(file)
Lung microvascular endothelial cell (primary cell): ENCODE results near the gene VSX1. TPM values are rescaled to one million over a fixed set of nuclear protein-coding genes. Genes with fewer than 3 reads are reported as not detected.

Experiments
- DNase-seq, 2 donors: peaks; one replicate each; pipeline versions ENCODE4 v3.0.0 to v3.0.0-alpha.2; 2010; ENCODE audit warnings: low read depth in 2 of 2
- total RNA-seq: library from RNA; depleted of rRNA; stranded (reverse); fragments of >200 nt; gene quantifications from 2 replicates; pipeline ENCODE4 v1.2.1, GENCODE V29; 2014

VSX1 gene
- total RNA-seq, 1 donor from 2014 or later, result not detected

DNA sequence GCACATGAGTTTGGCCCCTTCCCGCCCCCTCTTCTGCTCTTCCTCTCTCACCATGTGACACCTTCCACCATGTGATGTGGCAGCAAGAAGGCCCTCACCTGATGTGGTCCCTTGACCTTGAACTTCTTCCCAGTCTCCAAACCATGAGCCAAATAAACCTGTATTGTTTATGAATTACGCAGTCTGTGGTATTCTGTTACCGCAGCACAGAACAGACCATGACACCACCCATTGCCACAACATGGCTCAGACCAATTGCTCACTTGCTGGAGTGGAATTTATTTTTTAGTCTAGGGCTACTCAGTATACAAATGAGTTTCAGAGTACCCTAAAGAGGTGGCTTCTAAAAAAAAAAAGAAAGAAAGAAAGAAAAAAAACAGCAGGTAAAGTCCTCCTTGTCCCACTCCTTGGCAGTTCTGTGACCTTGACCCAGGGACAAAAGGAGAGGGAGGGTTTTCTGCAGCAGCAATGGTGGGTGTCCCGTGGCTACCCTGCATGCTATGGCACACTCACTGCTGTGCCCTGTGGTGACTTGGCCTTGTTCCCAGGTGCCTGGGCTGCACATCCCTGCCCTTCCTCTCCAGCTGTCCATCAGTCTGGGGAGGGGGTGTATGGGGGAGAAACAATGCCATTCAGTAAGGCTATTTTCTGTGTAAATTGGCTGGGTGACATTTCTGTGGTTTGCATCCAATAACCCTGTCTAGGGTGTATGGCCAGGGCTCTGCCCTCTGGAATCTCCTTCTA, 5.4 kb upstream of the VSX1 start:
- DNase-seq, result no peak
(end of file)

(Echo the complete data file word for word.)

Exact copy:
Lung microvascular endothelial cell (primary cell): ENCODE results near the gene VSX1. TPM values are rescaled to one million over a fixed set of nuclear protein-coding genes. Genes with fewer than 3 reads are reported as not detected.

Experiments
- DNase-seq, 2 donors: peaks; one replicate each; pipeline versions ENCODE4 v3.0.0 to v3.0.0-alpha.2; 2010; ENCODE audit warnings: low read depth in 2 of 2
- total RNA-seq: library from RNA; depleted of rRNA; stranded (reverse); fragments of >200 nt; gene quantifications from 2 replicates; pipeline ENCODE4 v1.2.1, GENCODE V29; 2014

VSX1 gene
- total RNA-seq, 1 donor from 2014 or later, result not detected

DNA sequence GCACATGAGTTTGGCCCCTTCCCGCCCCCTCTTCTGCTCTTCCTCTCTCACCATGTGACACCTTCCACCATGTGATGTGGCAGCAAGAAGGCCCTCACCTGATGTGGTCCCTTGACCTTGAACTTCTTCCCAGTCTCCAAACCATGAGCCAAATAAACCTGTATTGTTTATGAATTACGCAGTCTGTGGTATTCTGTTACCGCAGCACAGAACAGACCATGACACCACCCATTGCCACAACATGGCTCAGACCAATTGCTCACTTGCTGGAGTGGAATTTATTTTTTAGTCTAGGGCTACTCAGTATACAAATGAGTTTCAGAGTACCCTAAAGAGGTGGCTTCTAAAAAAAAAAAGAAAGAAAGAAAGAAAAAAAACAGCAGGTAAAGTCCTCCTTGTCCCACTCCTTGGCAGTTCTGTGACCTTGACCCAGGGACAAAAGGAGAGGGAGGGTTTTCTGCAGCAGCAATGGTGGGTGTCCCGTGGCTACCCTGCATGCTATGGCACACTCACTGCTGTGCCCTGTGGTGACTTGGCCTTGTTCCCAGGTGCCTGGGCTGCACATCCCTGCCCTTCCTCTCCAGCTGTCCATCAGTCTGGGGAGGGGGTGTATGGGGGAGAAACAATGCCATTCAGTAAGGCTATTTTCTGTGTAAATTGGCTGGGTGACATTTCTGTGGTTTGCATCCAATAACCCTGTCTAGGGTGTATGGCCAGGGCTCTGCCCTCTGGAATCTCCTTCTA, 5.4 kb upstream of the VSX1 start:
- DNase-seq, result no peak